News, Culture & Society

Boris Johnson urges Britons to ‘go back into work if they can’

Boris Johnson urges Britons to ‘go back into work if they can’ saying the country must try to ‘live more normally’ in dramatic shift from government’s ‘work from home’ edict

Boris Johnson tonight urged Britons to get back into work – in an apparent shift from the government’s ‘work from home if you can’ edict.

The PM suggested people should return to the office if it is ‘safe’ as he held an online Q&A session with members of the public.

The comments seem to mark a change in the message from ministers, amid mounting concerns about a bloodbath of jobs on the high street as lockdown wreaks havoc on the economy.

Cafes and coffee shops have been slashing jobs as demand has all-but dried up in many towns and cities, with huge numbers still working from home rather than going to the office. 

However, there are concerns that many workers will be unable to return even if they want to, as social distancing rules mean there is not enough physical space and public transport cannot run at full capacity.   

Chancellor Rishi Sunak unveiled another massive package to revive UK plc this week, urging people to help out by spending money with businesses crippled by the efforts to combat coronavirus. 

The PM suggested people should return to the office if it is ‘safe’ as he held an online Q&A session with members of the public

There are fears that 1980s-style unemployment will make a comeback unless normal consumer behaviour resumes, with forecasts that the UK jobless rate will top 10 per cent by the end of the year.   

Mr Johnson said today: ‘I want people to go back to work as carefully as possible. 

‘It’s very important that people should be going back to work if they can now.

‘I think everybody has sort of taken the ‘stay at home if you can’ – I think we should now say, well, ‘go back to work if you can’. Because I think it’s very important that people should try to lead their lives more normally.

‘I want to see more people feeling confident to use the shops, use the restaurants, and get back into work – but only if we all follow the guidance.’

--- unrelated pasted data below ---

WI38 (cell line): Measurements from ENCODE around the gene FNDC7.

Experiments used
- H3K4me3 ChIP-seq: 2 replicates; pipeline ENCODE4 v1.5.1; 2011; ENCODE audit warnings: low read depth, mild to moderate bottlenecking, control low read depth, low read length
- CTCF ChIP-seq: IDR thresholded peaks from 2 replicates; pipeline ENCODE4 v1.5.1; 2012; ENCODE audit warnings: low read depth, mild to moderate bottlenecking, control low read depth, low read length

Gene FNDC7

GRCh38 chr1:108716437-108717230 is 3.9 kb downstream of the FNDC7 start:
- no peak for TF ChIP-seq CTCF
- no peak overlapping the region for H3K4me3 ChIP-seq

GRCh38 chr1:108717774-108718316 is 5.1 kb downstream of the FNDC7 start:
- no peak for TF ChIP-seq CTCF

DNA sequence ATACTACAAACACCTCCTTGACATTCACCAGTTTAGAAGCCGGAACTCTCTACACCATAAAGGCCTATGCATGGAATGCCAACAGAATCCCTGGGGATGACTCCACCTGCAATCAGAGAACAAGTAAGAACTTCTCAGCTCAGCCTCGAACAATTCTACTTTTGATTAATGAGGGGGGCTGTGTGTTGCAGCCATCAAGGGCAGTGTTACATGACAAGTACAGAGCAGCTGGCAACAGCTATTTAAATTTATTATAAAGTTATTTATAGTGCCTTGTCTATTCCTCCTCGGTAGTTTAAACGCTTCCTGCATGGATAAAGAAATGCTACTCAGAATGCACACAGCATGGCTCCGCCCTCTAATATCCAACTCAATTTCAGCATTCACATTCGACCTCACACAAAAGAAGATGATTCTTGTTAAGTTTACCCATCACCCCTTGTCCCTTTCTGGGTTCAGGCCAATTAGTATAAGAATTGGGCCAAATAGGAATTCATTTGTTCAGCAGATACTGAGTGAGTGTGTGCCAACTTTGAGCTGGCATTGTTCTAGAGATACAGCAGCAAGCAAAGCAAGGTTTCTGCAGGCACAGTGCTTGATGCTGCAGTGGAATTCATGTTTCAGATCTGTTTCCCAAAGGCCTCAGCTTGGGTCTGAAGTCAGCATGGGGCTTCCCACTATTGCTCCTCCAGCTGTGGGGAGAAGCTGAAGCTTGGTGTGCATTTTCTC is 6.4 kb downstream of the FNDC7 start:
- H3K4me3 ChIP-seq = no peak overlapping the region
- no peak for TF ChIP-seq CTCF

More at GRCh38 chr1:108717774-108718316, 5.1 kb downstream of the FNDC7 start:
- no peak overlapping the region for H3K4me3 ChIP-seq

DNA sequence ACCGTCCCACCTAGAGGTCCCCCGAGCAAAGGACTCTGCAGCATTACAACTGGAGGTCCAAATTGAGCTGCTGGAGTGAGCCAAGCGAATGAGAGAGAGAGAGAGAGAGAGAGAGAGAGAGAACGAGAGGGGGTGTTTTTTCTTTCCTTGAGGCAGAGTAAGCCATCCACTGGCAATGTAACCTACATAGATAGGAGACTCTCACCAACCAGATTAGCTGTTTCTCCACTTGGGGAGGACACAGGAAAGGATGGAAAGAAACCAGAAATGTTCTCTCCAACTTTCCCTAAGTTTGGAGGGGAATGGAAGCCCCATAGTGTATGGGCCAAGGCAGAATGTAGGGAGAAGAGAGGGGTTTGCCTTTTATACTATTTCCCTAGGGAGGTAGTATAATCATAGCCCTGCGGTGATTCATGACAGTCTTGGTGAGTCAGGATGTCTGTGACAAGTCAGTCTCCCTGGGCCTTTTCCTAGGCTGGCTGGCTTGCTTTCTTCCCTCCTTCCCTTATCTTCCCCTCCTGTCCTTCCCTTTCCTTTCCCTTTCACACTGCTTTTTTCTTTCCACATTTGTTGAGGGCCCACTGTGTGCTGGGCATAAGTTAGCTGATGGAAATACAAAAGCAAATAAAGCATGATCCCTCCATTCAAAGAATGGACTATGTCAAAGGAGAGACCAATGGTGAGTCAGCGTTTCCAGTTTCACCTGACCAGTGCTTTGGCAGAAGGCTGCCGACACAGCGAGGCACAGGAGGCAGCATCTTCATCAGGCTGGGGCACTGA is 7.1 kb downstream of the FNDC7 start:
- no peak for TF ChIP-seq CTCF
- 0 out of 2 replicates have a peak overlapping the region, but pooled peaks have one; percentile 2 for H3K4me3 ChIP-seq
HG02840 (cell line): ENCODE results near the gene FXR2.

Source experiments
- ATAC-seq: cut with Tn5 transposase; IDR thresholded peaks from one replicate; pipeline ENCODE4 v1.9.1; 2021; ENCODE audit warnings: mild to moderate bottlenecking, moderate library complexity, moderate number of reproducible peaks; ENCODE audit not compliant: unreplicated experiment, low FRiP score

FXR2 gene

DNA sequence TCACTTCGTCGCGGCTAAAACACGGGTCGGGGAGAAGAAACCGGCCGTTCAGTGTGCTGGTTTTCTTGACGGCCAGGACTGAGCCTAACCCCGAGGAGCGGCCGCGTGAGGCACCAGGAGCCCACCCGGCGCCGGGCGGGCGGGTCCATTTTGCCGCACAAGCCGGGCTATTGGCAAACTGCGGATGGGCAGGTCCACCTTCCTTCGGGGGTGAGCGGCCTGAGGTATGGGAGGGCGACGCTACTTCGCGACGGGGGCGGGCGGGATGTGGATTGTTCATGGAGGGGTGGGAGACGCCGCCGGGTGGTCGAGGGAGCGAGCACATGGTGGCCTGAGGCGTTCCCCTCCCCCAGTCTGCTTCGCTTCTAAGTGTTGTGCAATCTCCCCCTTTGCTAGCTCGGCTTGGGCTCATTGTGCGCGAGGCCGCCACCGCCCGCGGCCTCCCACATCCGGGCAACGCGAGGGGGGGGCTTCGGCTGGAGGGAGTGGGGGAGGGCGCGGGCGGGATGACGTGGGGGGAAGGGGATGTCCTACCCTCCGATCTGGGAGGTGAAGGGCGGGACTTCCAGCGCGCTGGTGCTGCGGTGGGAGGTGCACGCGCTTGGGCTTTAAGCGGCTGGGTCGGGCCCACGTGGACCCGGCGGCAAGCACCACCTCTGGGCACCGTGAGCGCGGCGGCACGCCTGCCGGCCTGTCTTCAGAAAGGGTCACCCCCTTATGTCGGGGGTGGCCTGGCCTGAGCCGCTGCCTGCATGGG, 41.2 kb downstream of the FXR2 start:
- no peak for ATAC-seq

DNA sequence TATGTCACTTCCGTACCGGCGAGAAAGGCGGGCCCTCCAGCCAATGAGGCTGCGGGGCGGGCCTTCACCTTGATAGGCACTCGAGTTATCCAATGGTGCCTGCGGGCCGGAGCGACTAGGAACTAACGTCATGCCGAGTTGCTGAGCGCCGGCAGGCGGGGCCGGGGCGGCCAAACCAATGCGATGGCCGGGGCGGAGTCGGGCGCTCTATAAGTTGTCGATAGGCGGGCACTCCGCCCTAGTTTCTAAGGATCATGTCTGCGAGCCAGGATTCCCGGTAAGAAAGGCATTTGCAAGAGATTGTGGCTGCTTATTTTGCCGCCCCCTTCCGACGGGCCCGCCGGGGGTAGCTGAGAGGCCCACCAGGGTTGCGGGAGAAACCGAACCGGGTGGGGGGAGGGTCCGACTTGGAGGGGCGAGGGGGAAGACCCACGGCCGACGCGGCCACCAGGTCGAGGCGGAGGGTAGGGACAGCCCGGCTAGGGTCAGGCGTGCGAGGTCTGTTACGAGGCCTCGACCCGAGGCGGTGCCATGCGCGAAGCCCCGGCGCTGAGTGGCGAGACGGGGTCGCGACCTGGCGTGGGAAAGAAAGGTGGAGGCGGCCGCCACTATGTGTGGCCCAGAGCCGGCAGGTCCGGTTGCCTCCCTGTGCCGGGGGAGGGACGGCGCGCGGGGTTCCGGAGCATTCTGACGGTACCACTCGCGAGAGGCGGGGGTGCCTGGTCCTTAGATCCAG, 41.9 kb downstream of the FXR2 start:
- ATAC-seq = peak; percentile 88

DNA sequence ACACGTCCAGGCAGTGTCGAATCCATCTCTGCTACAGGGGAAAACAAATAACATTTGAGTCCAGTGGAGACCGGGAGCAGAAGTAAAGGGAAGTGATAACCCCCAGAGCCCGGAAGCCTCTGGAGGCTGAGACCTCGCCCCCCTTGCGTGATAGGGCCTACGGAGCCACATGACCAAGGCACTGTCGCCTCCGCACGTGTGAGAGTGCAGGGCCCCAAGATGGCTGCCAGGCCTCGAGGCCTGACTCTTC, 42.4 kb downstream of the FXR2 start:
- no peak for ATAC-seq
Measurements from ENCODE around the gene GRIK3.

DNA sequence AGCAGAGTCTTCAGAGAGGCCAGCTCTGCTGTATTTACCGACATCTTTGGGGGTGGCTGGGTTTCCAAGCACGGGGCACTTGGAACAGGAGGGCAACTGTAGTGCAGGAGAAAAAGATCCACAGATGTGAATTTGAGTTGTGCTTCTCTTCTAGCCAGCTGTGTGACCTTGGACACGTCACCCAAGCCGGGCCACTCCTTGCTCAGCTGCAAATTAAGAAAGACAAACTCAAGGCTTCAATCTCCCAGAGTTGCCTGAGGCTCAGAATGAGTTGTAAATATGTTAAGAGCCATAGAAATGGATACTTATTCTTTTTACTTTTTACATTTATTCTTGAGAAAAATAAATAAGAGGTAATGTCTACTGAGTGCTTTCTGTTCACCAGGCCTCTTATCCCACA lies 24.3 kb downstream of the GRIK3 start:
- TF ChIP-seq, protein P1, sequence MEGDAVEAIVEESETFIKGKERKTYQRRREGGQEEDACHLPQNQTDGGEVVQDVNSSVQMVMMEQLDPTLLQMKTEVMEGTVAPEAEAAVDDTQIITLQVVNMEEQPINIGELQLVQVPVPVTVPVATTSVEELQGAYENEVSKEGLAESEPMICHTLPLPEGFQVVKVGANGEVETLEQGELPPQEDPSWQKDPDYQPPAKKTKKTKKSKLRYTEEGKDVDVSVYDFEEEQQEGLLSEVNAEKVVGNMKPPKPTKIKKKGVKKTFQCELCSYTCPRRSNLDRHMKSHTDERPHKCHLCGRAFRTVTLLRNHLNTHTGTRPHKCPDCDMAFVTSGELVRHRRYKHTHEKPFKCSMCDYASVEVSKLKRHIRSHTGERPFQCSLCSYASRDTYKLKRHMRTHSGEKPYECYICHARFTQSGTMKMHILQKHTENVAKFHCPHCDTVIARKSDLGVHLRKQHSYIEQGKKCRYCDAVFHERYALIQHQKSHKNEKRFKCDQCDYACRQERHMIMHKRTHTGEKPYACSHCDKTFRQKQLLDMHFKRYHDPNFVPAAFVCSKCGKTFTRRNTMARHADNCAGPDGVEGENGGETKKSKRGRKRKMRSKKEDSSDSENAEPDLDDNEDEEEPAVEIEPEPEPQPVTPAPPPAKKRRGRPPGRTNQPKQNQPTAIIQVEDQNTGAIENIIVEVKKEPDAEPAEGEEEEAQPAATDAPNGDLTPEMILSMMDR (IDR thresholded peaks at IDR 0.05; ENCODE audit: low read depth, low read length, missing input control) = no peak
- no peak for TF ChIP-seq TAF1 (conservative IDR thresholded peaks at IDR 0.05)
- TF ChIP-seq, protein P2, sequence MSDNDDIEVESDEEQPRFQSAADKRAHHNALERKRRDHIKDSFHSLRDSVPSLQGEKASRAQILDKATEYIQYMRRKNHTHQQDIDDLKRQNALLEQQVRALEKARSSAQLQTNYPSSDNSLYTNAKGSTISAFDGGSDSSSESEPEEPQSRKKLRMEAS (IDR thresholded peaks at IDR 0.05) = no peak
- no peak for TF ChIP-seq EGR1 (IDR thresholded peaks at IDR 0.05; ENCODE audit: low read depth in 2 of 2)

Mr Johnson also hinted that face coverings will be made compulsory in shops in a bid to reassure nervous customers. 

He admitted that ‘the balance of scientific opinion seemed to have shifted’ over how effective makeshift masks can be.

‘I do think we need to be stricter in insisting people wear face coverings in confined spaces where they are meeting people they don’t normally meet,’ Mr Johnson said.

‘We are looking at ways of making sure that people really do have face coverings in shops, for instance, where there is a risk of transmission.’ 

The shift came after lockdown was significantly eased in England from last Saturday, with pubs and restaurants allowed to open as long as they have ‘Covid Secure’ precautions in place. 

However, the PM’s advice for UK employees to work from home where possible seeming still applied until now.  

In more evidence of the woes on the high street today, pharmacies insisted they need £370million of loans for PPE and other coronavirus measures turned into a grant by the government.

The chair of the National Pharmacy Association Andrew Lane said: “There are many community pharmacies up and down the country on the financial brink, crippled by the extra cost of COVID19. If they close, the towns and villages they serve will lose a popular and life-saving asset.

‘Similarly, if the government is serious about stopping the slow death of the high street it needs to act now and put its money where its mouth is. 

‘The government managed to find more than a billion pounds for the arts sector yet is dithering over financial aid to frontline health workers.’ 


Comments are closed.